Retailers

Foot Traffic, Spending Data Point to 'Normalizing' Shopping Patterns

Club retailers such as Costco are overcoming early challenges of the pandemic
Photograph: Shutterstock

With the radical impact of the onset of the coronavirus now six months in, evidence is emerging that U.S. food shopping patterns are gradually “normalizing,” with some channels and retailers winning back traffic and sales they may have lost amid the initial chaos.

Issaquah, Wash.-based membership warehouse club Costco may be one of them, based on new foot traffic reports from the location-data company Placer.ai.

Placer data indicates “shoppers are pouring back into stores,” with visitor counts up through all of August on a week-over-week basis.

Costco YOY growth
Infographic courtesy of Placer.ai

Costco is expected to publish monthly sales figures after market on Sept. 2.

Costco's  high-volume stores depend in part on departments compromised or shut down due to the pandemic—including travel, optical and departments supported by restaurant owners, many of which saw their business ground to a sudden halt. Analysts say the chain may have also been especially affected by capacity constraints, given their normal high volumes, and as a result, has realized less dramatic sales increases when compared to peers such as BJ’s Wholesale in recent months.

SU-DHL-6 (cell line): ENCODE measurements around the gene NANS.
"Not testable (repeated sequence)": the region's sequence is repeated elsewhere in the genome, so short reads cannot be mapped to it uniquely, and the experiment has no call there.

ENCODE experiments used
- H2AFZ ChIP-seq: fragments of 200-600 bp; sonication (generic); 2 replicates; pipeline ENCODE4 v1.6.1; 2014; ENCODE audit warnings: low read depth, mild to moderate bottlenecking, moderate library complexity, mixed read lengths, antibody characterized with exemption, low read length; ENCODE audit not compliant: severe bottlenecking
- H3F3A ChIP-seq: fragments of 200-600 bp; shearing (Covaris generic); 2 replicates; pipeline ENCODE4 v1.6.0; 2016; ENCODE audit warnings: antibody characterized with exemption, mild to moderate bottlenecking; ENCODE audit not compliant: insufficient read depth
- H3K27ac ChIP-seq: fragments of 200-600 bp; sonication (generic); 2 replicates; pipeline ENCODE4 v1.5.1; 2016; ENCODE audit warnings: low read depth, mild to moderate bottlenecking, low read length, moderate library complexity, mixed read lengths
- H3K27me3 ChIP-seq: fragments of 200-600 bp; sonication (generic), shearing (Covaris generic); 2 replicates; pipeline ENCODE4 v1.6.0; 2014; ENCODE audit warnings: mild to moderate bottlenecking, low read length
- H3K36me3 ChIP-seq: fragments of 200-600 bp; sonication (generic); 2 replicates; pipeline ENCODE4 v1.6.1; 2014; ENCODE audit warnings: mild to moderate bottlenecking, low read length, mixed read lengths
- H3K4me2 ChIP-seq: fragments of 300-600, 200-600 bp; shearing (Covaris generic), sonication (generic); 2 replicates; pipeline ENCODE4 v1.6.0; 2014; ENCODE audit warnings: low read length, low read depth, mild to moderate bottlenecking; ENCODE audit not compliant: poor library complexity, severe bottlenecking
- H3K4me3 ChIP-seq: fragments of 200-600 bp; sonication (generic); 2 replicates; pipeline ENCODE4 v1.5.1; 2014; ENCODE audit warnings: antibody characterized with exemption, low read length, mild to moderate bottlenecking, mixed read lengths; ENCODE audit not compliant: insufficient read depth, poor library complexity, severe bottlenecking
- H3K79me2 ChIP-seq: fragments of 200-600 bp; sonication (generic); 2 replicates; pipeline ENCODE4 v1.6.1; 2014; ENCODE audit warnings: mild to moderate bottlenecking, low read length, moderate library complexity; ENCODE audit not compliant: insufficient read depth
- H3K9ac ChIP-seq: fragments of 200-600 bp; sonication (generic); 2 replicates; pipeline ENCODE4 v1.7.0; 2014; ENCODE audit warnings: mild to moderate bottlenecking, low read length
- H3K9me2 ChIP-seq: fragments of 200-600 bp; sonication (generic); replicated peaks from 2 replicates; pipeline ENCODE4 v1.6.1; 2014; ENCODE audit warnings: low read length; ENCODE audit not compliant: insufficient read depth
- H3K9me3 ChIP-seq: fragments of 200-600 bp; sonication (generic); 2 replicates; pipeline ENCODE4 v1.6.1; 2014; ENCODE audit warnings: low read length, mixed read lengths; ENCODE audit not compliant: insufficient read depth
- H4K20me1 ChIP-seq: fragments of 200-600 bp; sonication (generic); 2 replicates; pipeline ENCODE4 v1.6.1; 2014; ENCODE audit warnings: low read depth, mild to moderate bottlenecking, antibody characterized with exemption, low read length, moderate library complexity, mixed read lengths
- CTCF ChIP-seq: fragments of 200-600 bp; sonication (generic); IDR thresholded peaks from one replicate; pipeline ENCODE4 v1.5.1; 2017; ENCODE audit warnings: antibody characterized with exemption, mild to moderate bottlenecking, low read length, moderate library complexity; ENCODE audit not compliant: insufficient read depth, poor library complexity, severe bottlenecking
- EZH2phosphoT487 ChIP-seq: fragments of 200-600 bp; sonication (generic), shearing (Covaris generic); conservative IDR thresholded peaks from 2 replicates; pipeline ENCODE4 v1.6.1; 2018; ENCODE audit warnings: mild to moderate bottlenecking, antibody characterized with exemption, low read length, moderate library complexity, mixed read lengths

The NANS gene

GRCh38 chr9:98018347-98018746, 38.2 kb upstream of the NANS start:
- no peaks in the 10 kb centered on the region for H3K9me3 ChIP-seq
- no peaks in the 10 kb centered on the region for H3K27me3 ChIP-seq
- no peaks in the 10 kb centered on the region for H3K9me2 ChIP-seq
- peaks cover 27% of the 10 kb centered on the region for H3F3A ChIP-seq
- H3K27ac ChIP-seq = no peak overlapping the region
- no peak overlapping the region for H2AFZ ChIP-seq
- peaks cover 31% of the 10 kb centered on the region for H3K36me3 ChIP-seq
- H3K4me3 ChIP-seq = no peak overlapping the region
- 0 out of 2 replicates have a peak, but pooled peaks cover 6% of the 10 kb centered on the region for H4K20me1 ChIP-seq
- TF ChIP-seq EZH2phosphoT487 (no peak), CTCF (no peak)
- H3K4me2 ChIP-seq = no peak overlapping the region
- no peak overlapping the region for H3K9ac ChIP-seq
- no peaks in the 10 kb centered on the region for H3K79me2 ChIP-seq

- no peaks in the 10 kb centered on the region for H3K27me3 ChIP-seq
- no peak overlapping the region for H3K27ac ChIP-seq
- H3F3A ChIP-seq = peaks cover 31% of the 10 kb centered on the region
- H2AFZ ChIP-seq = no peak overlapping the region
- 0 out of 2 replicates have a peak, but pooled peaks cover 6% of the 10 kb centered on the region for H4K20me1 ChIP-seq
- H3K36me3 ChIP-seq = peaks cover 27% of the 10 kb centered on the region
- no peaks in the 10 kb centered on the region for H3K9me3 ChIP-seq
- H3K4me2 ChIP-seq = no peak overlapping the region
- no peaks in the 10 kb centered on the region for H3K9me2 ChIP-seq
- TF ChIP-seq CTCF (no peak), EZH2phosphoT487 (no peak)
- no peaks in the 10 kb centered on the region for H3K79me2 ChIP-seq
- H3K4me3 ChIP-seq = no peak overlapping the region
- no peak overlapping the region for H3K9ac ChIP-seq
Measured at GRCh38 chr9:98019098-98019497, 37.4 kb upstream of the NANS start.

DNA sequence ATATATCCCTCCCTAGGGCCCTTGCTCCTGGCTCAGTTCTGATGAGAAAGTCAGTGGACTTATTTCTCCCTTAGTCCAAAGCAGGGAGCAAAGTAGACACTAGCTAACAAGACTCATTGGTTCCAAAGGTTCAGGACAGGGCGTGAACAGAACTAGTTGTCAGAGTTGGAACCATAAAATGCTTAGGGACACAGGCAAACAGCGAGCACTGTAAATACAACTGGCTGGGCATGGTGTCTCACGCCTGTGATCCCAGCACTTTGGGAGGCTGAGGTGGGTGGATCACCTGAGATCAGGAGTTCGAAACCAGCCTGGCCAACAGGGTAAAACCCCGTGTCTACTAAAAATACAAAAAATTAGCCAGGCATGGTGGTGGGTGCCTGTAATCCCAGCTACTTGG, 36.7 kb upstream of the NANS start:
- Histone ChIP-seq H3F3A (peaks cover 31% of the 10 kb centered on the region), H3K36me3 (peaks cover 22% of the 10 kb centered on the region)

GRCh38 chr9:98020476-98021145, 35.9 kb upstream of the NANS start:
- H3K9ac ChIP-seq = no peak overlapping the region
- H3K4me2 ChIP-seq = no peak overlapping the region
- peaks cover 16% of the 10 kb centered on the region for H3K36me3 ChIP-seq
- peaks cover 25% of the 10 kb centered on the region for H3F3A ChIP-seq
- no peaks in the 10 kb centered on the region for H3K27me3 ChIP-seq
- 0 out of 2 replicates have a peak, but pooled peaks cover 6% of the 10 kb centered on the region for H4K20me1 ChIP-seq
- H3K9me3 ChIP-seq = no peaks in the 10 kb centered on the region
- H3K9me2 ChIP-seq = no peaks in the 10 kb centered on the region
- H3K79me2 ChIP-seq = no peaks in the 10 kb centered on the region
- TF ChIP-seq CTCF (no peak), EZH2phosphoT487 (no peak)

Recent credit-card sales data from Commerce Signals also indicates increasing strength in the club channel, relative to supermarkets that soared most dramatically in the early weeks of the pandemic.

To be sure, sales are still well ahead of last year in many channels of trade, despite less spending overall, Commerce Signals noted.

Figures for the four weeks through July 25 provided to WGB noted that nationwide consumer payment card spending, across 29 categories, was down an average of 2.3% on weakness in apparel, travel, restaurant and department store spending. In-store spending was down 12.3%, while online was up by 22.2%. Overall, spending in California, Texas, Florida and Arizona was down 11.8% overall. In-store was down 22.8% and online up 16.8% in those locales, which were dealing with pandemic outbreaks.

Below are other insights from Commerce Signals’ analysis: 

Hardest-Hit Consumer Categories

  • Department store sales have not recovered.
    • Overall -44.3%
    • In-store -55.3%, online -26.5%
    • Neiman Marcus, JCP, Stage Stores and Lord and Taylor have all declared bankruptcy.
  • Clothing stores still down as well, though not as much.
    • Overall -9.6%
    • In-store -33.1%, Online +40.5%
  • Travel is still hardest-hit spending category.
    • Overall -64.7%
  • Restaurants 
    • Overall -23.5%

Categories Doing Better

  • Grocery
    • Overall 9.2%
    • In-store 2.3%, online 142.6%
  • Mass
    • Overall 29.4%
    • In-store 7%, online 105.2%
  • Club
    • Overall 18.5%
    • In-store 5.6%, online 41.8%
  • Sporting Goods and Hobby 
    • Overall 58.7%
    • In-store 22%, online 149%
  • Home and Hardware
    • Overall 26.7%
    • In-store 17.4%, online 71.6%

Commerce Signals, a Verisk Financial company, leverages an anonymized consumer credit and debit spending behavior data set that includes 40 million U.S. households.

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